I chained up the bike while Layla adjusted her hair in a reflective shop window. “You look beautiful stop worrying.” She blushed and quickly turned from the window and led me down the street to their quaint little coffee house on the corner.
“Hey I know this place.” I studied the old building and the street signs. “This used to be a tailors, I got my first suit here!”
She smiled. “Me to, but they’ve moved to porter street now.”
“We may need to go there later.” I warned her. “Morgan needs a suit; it’s a long story I’ll tell you when we sit down.”
We got in and ordered. It was rounding about four o’clock and neither of us had eaten lunch so we both ordered baguettes that I ended up mostly eating.
“So the ghost of this girl found you?” Her eyes lit up over the edge of her giant white coffee cup as I told my tale.
“Yep. Anyhow that's how Morgan and I found each other really, that and Morgan’s friend Gloria could see that we were both Faerie.”
“Wow, so this bus sounds like a kind of strange world. Like it had a touch of destiny about it.”
“I’m sure it did.” I smiled, thinking back to Ash and Gloria and everyone else.
“So why does Morgan need a suit?” She had obviously been trying to work it out since I mentioned it.
“I’ve called a meeting with the council. There is a lot depending on it and I want her to look smart.” I deliberately avoided telling her about Ash. If anyone got dragged into this it wouldn’t be her.
“She leaves an impression that girl.” She stared deep into her half empty cup before looking at me. “I can understand why Theo was talking about her so much the other night on the drive home.” She began swirling her cup around and tapped the table with the other, her long polished nails leaving little scratches in the soft wood surface.
“You’re worried about her aren’t you?” I placed my hand over one of hers in a comforting way which made her go slightly red. “Take your mind off them there’s nothing more we can teach them.” She sighed.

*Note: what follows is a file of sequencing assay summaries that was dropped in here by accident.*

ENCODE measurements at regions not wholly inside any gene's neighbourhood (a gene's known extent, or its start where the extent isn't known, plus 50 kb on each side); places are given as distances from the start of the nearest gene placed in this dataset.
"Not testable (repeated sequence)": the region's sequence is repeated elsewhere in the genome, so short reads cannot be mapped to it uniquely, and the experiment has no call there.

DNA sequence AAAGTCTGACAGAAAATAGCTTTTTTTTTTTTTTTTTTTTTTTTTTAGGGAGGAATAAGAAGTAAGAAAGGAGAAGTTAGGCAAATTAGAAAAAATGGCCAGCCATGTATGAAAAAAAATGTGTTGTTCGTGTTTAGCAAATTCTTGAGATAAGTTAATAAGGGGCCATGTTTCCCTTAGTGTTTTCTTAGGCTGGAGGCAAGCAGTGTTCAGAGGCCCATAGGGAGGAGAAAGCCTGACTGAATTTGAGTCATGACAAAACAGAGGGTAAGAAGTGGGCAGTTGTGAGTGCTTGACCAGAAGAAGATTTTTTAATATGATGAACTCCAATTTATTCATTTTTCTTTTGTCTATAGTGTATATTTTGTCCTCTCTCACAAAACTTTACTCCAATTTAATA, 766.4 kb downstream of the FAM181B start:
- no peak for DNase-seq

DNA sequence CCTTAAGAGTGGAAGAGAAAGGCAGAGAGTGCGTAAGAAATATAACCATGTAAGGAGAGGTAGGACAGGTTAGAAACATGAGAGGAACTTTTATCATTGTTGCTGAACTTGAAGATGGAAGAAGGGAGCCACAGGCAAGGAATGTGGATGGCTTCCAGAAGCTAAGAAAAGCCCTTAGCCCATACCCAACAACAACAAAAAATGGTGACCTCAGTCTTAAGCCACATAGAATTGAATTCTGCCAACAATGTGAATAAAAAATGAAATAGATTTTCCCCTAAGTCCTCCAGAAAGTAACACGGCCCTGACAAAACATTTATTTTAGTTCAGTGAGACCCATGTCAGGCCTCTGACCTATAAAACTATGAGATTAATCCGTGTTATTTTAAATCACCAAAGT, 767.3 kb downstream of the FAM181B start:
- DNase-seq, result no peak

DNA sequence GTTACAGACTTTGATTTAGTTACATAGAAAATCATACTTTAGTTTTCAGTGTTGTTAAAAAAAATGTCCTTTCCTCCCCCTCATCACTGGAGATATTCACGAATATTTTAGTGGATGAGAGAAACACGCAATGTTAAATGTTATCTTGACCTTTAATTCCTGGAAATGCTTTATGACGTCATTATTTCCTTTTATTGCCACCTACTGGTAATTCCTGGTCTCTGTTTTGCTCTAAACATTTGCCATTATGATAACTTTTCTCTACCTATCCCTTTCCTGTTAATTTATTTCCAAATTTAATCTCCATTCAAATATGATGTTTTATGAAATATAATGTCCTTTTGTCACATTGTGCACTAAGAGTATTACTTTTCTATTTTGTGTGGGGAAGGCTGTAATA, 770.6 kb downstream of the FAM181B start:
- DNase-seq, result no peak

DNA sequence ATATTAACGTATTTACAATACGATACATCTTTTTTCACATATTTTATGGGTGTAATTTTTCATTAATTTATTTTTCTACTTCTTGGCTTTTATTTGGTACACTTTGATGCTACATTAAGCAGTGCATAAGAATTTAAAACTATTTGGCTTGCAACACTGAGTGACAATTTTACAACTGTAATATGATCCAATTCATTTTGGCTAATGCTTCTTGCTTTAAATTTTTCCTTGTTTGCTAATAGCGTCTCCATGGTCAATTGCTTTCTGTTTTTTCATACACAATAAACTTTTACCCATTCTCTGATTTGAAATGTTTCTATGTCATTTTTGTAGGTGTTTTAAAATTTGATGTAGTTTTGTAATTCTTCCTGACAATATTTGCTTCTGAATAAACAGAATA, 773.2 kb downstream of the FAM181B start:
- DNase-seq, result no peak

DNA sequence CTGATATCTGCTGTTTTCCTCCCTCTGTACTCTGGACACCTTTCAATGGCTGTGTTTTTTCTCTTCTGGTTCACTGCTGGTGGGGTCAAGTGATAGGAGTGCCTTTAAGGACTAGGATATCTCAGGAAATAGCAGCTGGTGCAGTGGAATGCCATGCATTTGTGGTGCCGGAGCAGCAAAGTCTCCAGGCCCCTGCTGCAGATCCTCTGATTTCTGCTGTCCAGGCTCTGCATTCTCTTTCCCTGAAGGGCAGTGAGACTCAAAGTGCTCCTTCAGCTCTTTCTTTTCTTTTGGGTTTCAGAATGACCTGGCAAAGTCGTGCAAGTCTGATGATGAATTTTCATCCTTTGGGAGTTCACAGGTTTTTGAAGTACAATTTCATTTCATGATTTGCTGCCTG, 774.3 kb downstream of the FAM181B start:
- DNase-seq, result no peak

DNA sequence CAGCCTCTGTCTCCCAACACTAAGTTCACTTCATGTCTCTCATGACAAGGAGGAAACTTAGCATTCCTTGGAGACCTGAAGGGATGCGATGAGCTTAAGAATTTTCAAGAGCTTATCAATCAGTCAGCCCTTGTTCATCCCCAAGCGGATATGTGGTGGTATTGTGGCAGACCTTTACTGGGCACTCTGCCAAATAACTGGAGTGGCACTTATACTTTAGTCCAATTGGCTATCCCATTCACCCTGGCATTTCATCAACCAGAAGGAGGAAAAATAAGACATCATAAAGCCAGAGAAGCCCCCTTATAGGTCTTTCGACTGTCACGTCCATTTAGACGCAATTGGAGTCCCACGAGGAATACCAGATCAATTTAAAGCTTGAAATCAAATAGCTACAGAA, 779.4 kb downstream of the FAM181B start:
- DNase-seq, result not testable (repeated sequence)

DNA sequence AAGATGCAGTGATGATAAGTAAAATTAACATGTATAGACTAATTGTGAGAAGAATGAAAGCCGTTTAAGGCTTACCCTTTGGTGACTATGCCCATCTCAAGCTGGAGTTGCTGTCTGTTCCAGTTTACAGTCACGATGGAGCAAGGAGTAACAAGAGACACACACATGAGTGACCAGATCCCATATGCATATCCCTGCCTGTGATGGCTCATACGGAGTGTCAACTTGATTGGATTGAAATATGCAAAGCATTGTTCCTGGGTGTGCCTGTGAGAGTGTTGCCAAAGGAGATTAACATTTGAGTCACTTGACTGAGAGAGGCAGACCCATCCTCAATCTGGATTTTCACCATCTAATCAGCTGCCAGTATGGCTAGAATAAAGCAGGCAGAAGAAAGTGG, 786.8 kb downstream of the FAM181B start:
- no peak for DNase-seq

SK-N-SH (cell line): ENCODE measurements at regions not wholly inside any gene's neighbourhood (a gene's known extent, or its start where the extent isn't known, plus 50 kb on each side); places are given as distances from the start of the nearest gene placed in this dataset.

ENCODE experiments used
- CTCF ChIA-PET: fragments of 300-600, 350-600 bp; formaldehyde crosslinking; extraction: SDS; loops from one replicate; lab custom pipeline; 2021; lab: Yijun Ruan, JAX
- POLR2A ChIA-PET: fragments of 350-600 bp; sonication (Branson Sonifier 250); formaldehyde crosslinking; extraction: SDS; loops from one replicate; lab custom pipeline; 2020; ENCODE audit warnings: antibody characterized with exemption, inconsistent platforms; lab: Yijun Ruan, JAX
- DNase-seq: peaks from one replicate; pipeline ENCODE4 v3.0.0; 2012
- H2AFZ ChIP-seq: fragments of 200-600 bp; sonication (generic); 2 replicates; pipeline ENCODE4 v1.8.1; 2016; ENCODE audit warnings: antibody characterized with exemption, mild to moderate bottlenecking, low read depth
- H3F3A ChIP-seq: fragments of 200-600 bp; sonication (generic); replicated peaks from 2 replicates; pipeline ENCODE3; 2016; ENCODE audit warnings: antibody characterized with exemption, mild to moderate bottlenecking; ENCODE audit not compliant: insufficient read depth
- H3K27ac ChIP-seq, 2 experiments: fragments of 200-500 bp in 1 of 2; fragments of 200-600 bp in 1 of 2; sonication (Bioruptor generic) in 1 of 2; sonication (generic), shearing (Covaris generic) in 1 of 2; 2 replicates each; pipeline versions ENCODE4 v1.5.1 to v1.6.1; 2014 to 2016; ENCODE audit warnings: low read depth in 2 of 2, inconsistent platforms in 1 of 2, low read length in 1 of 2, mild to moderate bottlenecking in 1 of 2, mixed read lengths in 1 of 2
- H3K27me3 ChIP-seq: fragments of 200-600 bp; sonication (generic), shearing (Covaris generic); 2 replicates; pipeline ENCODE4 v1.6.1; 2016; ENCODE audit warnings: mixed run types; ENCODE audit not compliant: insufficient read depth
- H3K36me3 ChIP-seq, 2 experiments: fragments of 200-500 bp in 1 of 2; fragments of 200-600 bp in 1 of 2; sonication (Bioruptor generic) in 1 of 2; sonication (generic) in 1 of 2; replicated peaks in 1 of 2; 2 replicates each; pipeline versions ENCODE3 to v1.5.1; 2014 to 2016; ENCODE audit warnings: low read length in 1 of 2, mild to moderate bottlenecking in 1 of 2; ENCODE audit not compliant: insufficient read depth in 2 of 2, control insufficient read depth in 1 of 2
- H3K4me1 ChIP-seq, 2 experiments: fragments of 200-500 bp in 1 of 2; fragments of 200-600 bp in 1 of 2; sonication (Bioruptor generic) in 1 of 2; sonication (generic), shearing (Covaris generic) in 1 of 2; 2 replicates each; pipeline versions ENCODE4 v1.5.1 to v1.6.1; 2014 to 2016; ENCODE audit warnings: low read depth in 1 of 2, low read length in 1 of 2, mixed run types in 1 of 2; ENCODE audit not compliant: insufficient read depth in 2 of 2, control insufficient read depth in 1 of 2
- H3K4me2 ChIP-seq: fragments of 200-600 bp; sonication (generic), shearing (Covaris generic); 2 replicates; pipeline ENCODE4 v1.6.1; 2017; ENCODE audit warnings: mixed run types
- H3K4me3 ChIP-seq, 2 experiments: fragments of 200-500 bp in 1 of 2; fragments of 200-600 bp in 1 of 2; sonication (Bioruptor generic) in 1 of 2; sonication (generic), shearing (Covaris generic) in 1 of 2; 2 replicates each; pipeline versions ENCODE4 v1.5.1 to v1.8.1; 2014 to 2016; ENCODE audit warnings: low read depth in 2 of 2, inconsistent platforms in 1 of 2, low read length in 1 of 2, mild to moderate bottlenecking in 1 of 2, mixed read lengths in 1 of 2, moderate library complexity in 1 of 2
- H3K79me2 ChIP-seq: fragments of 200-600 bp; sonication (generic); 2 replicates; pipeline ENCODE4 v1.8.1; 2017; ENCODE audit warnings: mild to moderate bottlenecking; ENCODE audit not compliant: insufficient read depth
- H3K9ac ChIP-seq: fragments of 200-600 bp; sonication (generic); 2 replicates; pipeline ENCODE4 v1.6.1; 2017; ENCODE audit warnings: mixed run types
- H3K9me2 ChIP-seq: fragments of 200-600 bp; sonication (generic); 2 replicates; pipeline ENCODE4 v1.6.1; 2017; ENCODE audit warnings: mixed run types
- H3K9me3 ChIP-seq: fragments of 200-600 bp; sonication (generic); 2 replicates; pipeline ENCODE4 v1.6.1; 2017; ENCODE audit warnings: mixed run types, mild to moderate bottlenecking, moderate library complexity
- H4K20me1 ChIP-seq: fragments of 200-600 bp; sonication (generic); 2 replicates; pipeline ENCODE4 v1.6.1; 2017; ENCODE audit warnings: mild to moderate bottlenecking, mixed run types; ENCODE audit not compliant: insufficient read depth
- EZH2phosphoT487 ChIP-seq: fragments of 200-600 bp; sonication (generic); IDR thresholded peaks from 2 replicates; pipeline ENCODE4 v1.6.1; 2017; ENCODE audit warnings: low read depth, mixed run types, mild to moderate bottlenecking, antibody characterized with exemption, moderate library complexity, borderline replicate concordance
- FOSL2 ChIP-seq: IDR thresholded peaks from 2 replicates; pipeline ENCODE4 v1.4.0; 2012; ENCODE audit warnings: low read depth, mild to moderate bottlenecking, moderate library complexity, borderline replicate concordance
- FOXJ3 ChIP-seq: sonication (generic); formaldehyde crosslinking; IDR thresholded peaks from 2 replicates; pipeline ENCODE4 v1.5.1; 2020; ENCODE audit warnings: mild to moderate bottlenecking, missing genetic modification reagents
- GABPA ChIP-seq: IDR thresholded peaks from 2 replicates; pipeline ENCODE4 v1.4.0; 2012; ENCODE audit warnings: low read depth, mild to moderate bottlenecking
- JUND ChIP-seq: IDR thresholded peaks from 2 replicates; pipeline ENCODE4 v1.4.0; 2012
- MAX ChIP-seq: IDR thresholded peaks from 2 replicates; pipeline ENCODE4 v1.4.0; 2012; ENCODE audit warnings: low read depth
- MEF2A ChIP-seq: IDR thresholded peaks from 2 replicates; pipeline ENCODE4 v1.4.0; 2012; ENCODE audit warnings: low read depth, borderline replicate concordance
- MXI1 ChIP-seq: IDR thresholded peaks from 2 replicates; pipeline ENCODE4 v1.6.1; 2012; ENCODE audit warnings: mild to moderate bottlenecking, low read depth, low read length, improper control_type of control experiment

“I just feel so helpless, I believe in Katha but I don’t even know what they are doing out there. Tom used to deal with all of that.” Her eyes sparkled with the beginnings of tears but she blinked them back and pretended she was fine. It was a convincing act; she had probably managed to perfect if over the last three months.
“Did they catch the murderer?” I quietly asked. I had found it helpful when Serena left me to talk about some of the facts with someone I trusted and felt comfortable around. I know death is different to divorce and having the one you love disown you but I thought it might have been a similar concept. It was probably worse knowing that the person you love will never come back but died loving you than that they are still out there somewhere but you drove them away.
I just hoped she trusted me enough to let it out.
“No,” Any trace of excess water disappeared from her eyes and they were filled with heat. A hatred heat, we fire faerie are subject to having powerful anger. “He's still out there, living, breathing, probably without a trace of regret.” Her voice grew darker until the wood under her hand caught alight and brought her back down out of her bubble of hatred towards the killer. “Oh my gosh, I’m so sorry.” She apologised to the waiter who clearly not gifted with a water affinity threw a jug of iced tea over the flames.
“We better have the bill, before they kick us out.” I laughed.
“I am so sorry. I just lost control a bit.” She apologised into her lap.
“It’s ok, last time I really got angry I ended up burning a monkey wrench into this guys arm. So really it could be worse, and at least you warmed your coffee back up.”
She laughed at the steaming mug she had spent ten minutes cooling. Her eyes grew dark again for a few seconds as she said “I sometimes pray they don’t find him, I don’t know if I could stop myself avenging Tom. Then what would happen to my poor Katha?”